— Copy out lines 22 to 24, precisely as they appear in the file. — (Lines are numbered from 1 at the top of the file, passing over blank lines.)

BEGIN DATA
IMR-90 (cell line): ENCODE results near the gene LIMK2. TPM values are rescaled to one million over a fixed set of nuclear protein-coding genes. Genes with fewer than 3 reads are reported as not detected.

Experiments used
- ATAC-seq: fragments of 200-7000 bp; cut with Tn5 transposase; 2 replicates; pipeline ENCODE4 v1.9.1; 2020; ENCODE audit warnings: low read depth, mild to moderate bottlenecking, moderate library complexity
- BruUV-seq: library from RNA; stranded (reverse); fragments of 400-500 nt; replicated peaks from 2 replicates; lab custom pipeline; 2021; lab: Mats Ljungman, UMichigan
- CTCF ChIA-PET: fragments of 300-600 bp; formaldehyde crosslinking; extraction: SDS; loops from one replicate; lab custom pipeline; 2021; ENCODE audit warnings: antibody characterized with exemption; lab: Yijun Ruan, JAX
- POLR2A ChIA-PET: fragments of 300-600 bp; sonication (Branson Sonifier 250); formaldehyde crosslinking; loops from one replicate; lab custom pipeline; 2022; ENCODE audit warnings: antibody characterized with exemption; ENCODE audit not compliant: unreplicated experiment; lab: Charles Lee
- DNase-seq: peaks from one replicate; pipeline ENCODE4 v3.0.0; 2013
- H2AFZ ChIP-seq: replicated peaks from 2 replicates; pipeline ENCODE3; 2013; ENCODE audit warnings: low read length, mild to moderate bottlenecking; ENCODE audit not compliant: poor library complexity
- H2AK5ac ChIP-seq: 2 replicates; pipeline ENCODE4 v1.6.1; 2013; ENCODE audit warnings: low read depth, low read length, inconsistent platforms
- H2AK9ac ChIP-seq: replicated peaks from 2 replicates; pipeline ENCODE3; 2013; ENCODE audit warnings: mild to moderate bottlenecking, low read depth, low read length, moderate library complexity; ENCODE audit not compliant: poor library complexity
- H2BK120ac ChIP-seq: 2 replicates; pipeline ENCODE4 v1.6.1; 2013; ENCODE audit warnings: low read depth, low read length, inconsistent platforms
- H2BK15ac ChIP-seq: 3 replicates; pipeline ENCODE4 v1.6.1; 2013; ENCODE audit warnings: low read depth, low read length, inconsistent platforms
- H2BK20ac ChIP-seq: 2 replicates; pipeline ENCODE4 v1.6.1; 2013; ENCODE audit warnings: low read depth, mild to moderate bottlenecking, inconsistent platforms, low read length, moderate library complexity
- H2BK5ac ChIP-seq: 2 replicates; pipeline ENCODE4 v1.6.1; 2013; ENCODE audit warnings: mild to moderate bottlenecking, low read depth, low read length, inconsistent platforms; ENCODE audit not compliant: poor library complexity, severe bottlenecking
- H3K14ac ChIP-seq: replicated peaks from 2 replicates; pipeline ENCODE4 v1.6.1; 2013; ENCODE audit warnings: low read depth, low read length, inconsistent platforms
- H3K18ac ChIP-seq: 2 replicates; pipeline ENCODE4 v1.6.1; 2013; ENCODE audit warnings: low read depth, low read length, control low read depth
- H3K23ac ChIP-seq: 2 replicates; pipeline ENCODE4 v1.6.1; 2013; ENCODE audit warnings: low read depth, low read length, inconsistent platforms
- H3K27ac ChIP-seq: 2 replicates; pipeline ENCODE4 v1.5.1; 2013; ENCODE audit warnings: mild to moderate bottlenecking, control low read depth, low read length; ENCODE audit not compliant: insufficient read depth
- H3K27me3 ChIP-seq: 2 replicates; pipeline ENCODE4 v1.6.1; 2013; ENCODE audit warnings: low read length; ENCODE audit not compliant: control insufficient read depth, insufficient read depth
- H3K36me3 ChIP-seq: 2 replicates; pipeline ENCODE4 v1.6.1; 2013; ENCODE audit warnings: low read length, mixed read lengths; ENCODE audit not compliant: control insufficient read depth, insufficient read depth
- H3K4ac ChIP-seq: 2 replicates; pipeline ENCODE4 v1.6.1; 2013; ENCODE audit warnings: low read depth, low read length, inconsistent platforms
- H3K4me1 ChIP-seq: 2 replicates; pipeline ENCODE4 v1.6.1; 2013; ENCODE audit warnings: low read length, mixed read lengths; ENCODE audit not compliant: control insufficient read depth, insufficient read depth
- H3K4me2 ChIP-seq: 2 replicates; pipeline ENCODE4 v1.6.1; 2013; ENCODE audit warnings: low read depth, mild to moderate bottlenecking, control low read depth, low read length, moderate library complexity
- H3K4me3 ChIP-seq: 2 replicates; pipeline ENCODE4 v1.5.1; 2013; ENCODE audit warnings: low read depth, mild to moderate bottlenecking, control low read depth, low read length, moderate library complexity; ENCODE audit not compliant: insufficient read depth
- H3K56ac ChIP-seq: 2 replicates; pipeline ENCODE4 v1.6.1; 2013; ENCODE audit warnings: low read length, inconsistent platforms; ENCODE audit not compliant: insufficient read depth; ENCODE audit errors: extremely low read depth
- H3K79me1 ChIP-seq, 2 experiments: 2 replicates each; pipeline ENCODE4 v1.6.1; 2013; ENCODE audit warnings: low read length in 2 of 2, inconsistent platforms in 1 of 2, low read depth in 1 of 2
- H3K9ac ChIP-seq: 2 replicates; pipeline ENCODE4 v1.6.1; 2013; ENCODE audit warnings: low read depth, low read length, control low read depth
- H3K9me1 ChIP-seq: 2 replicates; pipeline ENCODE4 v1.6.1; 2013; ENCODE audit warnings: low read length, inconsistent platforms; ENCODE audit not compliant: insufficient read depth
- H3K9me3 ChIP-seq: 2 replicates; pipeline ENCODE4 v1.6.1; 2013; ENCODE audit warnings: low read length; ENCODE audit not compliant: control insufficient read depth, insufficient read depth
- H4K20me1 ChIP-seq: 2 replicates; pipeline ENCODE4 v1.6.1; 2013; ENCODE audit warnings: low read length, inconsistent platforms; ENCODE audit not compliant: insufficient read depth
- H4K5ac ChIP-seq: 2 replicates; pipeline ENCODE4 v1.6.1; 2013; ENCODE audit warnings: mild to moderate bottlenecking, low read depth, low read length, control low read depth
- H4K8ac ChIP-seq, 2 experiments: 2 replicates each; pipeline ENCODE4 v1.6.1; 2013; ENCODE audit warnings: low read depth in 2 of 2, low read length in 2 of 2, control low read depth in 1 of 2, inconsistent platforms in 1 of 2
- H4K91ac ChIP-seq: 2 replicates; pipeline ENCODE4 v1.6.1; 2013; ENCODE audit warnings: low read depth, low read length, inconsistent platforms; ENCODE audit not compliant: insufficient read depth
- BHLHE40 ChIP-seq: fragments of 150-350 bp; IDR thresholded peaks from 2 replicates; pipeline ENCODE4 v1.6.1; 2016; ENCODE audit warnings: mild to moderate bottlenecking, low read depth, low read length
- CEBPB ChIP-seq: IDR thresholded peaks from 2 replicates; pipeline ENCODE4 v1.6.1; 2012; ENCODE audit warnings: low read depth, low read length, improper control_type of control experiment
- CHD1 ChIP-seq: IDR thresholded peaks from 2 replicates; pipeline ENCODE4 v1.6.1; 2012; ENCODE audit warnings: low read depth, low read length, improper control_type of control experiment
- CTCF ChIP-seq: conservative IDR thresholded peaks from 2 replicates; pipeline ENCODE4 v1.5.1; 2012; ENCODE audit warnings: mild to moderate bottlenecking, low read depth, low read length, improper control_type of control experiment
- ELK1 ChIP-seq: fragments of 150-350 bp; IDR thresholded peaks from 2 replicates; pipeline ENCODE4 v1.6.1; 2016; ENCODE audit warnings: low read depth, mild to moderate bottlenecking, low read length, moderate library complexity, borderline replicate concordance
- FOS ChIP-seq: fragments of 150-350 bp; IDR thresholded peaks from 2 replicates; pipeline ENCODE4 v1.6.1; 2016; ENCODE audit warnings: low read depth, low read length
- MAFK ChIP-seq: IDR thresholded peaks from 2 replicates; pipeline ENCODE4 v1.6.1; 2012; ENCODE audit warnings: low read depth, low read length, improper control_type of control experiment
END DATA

- H3K4me1 ChIP-seq: 2 replicates; pipeline ENCODE4 v1.6.1; 2013; ENCODE audit warnings: low read length, mixed read lengths; ENCODE audit not compliant: control insufficient read depth, insufficient read depth
- H3K4me2 ChIP-seq: 2 replicates; pipeline ENCODE4 v1.6.1; 2013; ENCODE audit warnings: low read depth, mild to moderate bottlenecking, control low read depth, low read length, moderate library complexity
- H3K4me3 ChIP-seq: 2 replicates; pipeline ENCODE4 v1.5.1; 2013; ENCODE audit warnings: low read depth, mild to moderate bottlenecking, control low read depth, low read length, moderate library complexity; ENCODE audit not compliant: insufficient read depth